There is a worldwide resurgence of the nationalist pitch in politics. A globally surging separatist oratory is slowly and surely pushing back the strides made towards an international integration. To every nation, community and ethnic group the outside world, ‘the other’ has become a den of enmity and hostility. This
kind of nationalism poses a threat, reasons Shernaz, in the weekly column, exclusively in Different Truths.
Suddenly it seems, anti-nationals have sprouted in our country. One could be slurred by that definition for just about anything one does or does not do. The accusers are people brimming with a nationalist spirit. In their ardour they confuse and interchange nationalism and patriotism which in fact are very different. Nationalism, more often than not, is pretended patriotism. It is an over-zealous investment of
passion in one’s country over and above the rest. To a nationalist there is no country greater than his; his maximum loyalty is.
To a nationalist there is no country greater than his; his maximum loyalty is toward his racial or national group, overriding any other allegiance; he is ready to do whatever it takes, (however depraved, illegal, harsh it may be, even if it causes harm and pain to others) so long as it furthers his objectives. The patriot is more pragmatic, has a broader vision and knows that every nation is grand to its citizens. He does not believe his outclasses the others; he simply knows that there is a lot of good in his country and also plenty that can be changed for the better. Even as he takes pride in it he has the courage to criticise the wrongs he sees and always endeavours towards bringing about profitable change.
Patriots have a sense of national responsibility and commitment towards duty. Their dedication is not like evanescent soap-bubbles but a steady lifetime practice. On the other hand, the haughty approach of nationalists drives them into hysterical, disturbing flare-ups often resulting in killing sprees, rampage, and destruction of public property. Hooliganism often wears the garb of nationalism. Patriots are law-abiding, conscientious, accountable, caring and maintain a civic sense. Their love for the country does not limit itself to waving the flag, singing patriotic songs and saying ‘Vande Mataram’. It goes way beyond that. They have an innate sagacity of moral obligation to protect the country even from enemies within;
it could be the government itself or social mores that are outdated and beg termination.
The patriot strives constantly to be a good citizen with integrity and high standards thus becoming a national asset himself. Much as he will fight for his rights, he honours the fundamental rights of others regardless of their cultural, social or ethnic identity. Patriots are a boon to society. Imbued with a spirit of service, they subordinate narrower self-interest to the wider interest of society at large. They are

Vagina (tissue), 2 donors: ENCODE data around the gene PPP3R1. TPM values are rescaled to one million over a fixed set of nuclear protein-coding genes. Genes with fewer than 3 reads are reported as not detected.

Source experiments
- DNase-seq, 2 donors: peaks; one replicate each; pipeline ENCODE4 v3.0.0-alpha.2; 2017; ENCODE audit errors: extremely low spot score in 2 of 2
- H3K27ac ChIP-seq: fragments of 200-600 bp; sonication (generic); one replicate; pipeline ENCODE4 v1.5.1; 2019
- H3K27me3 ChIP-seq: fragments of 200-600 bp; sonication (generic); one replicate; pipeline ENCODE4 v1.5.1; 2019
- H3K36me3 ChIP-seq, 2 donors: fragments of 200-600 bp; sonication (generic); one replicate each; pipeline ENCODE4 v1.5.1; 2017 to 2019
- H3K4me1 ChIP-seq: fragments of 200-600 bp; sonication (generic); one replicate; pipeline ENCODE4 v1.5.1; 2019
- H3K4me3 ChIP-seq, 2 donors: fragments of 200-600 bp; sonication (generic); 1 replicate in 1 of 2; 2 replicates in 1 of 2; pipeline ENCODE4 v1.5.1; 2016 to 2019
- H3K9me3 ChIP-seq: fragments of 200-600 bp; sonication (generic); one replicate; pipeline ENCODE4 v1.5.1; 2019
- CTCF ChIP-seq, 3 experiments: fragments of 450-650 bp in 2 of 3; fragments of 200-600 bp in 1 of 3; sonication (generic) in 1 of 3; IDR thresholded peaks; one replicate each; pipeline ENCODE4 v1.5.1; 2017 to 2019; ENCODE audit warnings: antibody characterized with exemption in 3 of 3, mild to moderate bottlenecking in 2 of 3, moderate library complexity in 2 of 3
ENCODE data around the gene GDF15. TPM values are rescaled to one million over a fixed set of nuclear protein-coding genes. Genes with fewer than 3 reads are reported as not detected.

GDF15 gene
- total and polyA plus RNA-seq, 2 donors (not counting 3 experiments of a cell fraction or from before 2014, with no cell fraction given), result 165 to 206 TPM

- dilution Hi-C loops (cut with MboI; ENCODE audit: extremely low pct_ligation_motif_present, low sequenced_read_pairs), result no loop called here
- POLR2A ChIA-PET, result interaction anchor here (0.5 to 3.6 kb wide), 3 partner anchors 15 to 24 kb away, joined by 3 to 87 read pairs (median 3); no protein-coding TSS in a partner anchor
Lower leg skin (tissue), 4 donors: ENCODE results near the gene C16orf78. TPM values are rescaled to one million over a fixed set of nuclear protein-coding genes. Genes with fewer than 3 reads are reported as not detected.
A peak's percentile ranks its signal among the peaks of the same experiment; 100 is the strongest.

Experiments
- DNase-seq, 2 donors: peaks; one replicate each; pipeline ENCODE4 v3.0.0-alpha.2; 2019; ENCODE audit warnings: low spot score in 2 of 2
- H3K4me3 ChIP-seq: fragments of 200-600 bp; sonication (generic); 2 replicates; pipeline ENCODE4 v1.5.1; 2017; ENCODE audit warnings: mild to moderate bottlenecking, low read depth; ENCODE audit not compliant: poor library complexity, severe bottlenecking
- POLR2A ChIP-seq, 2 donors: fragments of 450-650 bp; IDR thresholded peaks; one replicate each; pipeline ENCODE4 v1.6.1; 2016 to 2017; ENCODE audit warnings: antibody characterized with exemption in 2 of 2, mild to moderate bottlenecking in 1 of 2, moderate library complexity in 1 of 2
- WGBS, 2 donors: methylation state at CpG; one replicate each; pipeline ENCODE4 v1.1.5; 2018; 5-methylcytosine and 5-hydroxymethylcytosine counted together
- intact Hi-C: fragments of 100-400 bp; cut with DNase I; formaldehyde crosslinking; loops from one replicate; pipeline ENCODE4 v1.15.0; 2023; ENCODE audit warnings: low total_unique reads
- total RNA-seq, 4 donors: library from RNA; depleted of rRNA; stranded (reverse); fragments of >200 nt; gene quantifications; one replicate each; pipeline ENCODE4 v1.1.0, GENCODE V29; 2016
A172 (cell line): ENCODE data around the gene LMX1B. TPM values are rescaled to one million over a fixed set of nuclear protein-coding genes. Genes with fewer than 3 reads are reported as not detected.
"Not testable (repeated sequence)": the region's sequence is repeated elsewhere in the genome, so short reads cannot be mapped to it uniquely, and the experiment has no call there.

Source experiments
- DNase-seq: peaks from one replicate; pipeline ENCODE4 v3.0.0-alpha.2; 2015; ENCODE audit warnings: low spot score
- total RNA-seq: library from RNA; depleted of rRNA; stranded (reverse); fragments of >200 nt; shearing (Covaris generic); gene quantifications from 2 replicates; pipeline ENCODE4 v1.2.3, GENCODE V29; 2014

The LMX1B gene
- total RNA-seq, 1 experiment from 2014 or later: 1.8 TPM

honest tax-payers, treat national property and resources with respect and do not squirm their way out of obligations through corruption even if it is rampant. What is not right is not right, just because everyone else seems to be indulging in it. Our country is a mosaic of diverse cultures, religions, and languages. Inflammatory rhetoric of authoritarian leaders has channelised the gullibility and emotions of the
Our country is a mosaic of diverse cultures, religions, and languages. Inflammatory rhetoric of authoritarian leaders has channelised the gullibility and emotions of the general public to achieve personal ambition; minor differences have too often ballooned into catastrophes and as we credulously rally around national, communal and party flags we have failed to mull over the detrimental consequences of the nationalist and populist forces being unleashed. There is a palpable undercurrent of insecurity and vulnerability as democracy seems to be inched out by fascism. And yet, hope shines in the form of our judiciary which gave us three monumental judgements in the past week. May this tribe of fearless and honest judges increase! We, as individuals, and as a people, cannot afford to be complacent when the freedom of humanity needs to be saved worldwide. We have become a global village but only in name. The mushrooming nationalist trend has distracted nations and their people from the horrors humanity faces daily — starving, sick children, erosion of human rights, injustice, deprivation, imprisonment and massacre of those who dare to speak out against throttling regimes or dehumanizing poverty. As citizens of the world, our loyalty has to be directed first towards all mankind and this planet of